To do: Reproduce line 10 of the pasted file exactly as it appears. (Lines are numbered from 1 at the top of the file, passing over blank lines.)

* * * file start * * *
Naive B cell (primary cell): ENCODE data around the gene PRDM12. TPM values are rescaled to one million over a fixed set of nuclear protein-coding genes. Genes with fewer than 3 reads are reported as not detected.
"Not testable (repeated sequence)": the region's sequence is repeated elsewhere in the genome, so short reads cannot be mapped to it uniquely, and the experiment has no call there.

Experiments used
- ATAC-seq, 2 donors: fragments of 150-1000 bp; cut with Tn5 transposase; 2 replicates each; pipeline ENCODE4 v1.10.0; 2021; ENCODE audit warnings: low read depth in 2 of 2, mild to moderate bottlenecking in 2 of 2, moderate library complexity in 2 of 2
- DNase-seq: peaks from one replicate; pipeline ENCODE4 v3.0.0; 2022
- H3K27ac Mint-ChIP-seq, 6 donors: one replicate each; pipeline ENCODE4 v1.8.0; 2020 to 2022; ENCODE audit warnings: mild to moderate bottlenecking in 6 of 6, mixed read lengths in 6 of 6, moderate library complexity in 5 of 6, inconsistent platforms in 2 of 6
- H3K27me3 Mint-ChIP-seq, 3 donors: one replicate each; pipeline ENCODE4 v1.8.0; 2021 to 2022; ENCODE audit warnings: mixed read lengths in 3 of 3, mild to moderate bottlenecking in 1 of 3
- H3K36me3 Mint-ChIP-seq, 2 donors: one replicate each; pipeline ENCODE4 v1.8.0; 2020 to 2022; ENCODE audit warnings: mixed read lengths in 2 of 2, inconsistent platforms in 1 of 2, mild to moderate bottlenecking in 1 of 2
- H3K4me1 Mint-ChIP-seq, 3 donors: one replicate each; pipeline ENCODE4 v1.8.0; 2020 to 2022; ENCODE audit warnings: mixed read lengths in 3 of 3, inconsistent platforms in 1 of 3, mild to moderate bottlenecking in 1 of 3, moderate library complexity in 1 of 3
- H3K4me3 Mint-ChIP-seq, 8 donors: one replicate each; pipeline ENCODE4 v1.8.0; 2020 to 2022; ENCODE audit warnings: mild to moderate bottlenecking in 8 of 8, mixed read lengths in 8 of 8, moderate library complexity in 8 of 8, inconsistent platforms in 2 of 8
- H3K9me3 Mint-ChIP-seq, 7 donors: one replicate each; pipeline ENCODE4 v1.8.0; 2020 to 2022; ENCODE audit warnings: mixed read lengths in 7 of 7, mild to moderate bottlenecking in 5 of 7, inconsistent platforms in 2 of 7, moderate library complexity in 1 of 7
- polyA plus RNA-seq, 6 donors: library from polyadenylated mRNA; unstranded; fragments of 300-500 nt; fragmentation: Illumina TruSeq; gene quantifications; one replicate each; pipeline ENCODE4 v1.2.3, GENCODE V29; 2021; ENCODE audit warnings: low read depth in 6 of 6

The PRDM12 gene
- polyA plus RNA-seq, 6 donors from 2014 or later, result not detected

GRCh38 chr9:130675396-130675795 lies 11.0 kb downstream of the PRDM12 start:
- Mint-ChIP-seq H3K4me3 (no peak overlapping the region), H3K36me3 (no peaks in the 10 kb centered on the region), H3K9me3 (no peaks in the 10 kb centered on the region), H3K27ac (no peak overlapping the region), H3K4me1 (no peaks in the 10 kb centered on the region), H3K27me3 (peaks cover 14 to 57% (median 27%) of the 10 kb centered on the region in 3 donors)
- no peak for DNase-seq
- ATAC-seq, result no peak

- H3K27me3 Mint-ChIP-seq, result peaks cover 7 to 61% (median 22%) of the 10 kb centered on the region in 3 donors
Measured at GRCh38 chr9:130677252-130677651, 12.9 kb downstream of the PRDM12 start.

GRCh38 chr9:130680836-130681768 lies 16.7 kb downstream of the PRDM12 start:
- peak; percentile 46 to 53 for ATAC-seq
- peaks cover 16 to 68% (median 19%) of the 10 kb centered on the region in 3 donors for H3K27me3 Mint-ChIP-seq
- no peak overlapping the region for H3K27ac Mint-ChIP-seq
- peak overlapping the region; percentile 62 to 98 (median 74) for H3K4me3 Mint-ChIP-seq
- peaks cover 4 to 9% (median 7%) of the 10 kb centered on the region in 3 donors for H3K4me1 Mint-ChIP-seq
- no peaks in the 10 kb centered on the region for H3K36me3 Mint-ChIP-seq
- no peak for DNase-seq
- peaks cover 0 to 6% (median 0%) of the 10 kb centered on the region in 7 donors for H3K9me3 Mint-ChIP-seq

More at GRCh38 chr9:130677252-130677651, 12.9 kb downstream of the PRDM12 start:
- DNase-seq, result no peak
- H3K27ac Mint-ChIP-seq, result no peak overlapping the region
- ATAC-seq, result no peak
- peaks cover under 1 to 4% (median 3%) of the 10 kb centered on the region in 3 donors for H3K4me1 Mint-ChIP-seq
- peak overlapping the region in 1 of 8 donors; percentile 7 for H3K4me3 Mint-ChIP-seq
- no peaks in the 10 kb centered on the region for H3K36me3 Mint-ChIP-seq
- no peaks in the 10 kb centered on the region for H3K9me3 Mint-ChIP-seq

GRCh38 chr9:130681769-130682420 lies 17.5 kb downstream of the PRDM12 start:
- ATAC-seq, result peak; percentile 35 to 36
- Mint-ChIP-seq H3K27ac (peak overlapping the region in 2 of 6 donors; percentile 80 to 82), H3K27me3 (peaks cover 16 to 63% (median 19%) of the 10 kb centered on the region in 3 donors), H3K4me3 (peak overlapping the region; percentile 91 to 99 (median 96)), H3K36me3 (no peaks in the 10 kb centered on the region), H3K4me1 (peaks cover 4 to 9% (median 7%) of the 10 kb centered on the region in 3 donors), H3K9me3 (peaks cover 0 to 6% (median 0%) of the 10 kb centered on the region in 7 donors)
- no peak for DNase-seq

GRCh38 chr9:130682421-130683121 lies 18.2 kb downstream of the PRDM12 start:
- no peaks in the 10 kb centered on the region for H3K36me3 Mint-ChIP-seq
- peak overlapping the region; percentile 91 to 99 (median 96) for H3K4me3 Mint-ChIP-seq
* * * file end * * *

- H3K4me3 Mint-ChIP-seq, 8 donors: one replicate each; pipeline ENCODE4 v1.8.0; 2020 to 2022; ENCODE audit warnings: mild to moderate bottlenecking in 8 of 8, mixed read lengths in 8 of 8, moderate library complexity in 8 of 8, inconsistent platforms in 2 of 8